Please note these summaries represent the Gimblett Gravels Winegrowing District as a whole and therefore do not specifically reflect the experiences of individual member producers and their vineyards.
2012 provided a very long growing season that was challenging but also surprising. Characterized by a cool spring to start with, vines set small crops as the cooler weather extended through flowering. Even though spring was cool there were relatively few frost events which meant that vine growth progressed steadily into summer.
The usual hot Hawke's Bay summer didn't eventuate, although it was fairly dry with cool to mild temperatures experienced across the region. As a result, the season was significantly delayed. Veraison occurred later than usual and harvest didn't commence until well into late March.
With the uncustomary late start a lot of harvest decisions were based on fruit flavour as flavour peaked well before usual targeted sugar ripeness levels were achieved. With the onset of autumn rain small windows of opportunity were needed to be taken to get fruit into the winery in good condition.
Thankfully, a warm dry spell finally came after Easter which gave about 20 dry days through to the end of April. Fruit still on the vine had the opportunity to fully complete flavour development.
Merlot - the longer growing period created physiological ripeness but at lower sugar levels. Wines will show elegance and balance at slightly lower alcohol levels.
Syrah - Syrah continues to impress with its versatility to our conditions. Very attractive flavours are showing with heightened florals and purity of fruit portrayed. Later harvested blocks produced some very ripe fruit.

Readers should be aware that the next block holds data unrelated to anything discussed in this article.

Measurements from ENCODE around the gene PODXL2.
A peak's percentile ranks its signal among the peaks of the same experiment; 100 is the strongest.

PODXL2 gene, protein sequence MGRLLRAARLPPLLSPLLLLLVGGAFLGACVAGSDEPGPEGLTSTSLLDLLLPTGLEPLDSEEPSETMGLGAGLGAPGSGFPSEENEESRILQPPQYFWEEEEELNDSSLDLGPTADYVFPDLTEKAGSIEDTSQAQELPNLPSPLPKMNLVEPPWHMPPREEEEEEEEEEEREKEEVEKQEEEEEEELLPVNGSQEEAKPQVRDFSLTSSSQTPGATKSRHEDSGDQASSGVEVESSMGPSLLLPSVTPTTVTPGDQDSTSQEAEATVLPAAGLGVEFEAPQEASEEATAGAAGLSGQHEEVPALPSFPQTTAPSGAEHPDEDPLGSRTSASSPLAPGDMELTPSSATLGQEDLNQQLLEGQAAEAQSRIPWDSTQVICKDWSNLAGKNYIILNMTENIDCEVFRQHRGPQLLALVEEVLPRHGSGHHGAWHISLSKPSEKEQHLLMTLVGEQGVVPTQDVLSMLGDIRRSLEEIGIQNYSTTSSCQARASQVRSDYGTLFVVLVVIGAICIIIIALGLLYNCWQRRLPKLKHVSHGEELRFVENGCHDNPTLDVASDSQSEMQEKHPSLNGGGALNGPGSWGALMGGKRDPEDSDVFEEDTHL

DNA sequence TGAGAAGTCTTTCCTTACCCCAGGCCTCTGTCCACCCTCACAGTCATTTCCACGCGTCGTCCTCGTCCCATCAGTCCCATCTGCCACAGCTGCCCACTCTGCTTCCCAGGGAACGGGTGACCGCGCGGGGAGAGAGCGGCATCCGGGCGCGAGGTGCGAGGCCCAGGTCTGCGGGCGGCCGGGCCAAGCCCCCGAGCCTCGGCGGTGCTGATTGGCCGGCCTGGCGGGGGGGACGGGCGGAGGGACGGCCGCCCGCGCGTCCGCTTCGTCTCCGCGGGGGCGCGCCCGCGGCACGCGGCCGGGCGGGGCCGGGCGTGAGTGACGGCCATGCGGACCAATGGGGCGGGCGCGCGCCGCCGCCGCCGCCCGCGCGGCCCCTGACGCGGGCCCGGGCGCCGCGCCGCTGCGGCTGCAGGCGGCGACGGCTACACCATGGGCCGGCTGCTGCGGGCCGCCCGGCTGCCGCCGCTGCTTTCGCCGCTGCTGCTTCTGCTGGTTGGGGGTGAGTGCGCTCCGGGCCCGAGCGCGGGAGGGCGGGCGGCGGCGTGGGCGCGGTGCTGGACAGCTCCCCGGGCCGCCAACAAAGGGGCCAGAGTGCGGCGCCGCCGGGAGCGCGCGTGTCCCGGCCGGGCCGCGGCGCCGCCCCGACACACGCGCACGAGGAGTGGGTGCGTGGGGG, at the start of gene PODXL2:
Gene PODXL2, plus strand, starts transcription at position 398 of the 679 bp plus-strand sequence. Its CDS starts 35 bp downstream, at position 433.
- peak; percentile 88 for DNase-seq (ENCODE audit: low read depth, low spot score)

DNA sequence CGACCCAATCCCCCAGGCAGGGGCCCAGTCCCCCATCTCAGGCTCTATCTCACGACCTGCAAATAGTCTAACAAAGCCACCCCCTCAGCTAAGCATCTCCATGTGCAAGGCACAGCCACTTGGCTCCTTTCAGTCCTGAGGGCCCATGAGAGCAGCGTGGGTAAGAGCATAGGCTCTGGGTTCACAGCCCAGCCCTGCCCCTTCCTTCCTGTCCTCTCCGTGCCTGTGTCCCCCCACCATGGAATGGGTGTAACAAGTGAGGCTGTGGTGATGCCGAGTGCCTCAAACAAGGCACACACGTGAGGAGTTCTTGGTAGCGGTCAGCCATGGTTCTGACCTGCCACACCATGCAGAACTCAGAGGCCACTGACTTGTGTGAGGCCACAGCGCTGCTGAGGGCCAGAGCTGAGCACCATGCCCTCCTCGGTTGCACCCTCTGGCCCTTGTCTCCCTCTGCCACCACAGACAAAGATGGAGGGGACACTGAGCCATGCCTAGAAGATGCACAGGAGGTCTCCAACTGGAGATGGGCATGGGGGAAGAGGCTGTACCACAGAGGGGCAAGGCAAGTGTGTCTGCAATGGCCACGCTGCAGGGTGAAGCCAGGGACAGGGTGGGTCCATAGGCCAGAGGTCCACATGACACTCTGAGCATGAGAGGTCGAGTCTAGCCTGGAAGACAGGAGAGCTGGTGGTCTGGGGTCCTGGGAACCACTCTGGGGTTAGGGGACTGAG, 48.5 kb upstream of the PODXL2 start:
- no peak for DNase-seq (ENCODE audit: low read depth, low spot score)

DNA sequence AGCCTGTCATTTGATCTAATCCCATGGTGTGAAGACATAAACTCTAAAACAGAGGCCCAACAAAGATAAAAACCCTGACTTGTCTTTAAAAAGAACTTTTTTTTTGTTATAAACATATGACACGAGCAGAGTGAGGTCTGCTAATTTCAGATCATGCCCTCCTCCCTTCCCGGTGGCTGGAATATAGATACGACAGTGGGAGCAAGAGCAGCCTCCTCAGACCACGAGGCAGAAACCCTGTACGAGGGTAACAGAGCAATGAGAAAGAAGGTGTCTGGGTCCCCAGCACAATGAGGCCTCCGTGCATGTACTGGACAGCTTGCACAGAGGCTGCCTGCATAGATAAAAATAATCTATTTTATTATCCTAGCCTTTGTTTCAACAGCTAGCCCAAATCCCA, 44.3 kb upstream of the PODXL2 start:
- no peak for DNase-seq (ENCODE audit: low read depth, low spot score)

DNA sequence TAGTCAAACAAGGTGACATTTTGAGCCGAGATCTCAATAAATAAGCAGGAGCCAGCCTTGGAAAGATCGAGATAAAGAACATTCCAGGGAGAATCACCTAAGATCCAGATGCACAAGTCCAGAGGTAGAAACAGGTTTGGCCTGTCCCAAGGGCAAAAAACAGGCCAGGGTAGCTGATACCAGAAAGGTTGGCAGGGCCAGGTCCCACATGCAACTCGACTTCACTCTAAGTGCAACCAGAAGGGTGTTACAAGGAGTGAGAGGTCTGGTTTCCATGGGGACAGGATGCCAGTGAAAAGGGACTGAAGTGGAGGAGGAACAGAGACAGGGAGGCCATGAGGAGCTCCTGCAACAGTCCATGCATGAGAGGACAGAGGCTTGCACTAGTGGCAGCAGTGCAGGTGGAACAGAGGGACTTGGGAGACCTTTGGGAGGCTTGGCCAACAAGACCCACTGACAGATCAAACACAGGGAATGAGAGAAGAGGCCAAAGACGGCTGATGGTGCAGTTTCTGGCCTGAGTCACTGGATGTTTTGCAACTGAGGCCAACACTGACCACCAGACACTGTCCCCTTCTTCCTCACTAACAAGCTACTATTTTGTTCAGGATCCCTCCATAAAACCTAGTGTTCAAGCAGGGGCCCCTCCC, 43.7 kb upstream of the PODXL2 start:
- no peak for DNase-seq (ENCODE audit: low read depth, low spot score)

Cabernet Sauvignon - being such a late variety benefited from the late dry and warm spell in the latter part of April. This, along with the tiny crops, resulted in some very good quality Cabernet Sauvignon being harvested.
In summary, the 2012 vintage has been a pleasant surprise, given the challenges of a longer, cooler, growing season and unsettled weather conditions around harvest. The hallmark vibrant colours and flavour in all of the red varieties remains, along with good tannins, albeit a little lower than normal. We can look forward to more medium bodied wines enjoyable over the short to medium term.
In the 2011 season the heat summation was actually better in the summer months (Dec – Feb) than in 2007 and 2009 on the Gravels. It was the warmest summer since 2005.
December was warmer than normal and the warm weather continued through January until the 18th of the month when there was a 5 day period with rain. On the 24th of Jan it fined up again and there followed a very warm dry period of 14 days.
This was one of the hottest spells of weather experienced in Hawke's Bay that threatened to rival the heat of February 1998. Unfortunately the weather became cooler from mid February on. It was more in line with seasonable averages. There followed periods of rain through March and April to the harvest and beyond.
Because the Gravels are so well drained they coped well with the wetter than usual summer and autumn. The fruit really benefited from the warmth of Jan and Feb. The sugar levels in the fruit were lower than normal due to the wetter autumn but there are no signs of unripeness in the resultant wines.
The wines are expressing very pure and ripe berry aromas. The Merlot and Syrah have lower tannin than is usual. They are lighter in body but have a very nice freshness and acidity. The tannins are ripe. The Cabernet's have more tannin and concentration and are surprisingly big. Again, the tannins seem ripe.
In summary, the vintage will produce soft, lighter styles that will be attractive sooner than in normal vintages. We may be surprised with the longevity of the wines. The tannin ripeness may prove to be their strength especially for the wines that came from fruit that better weathered the wetter periods.
The 2010 season could be described as a season of two halves.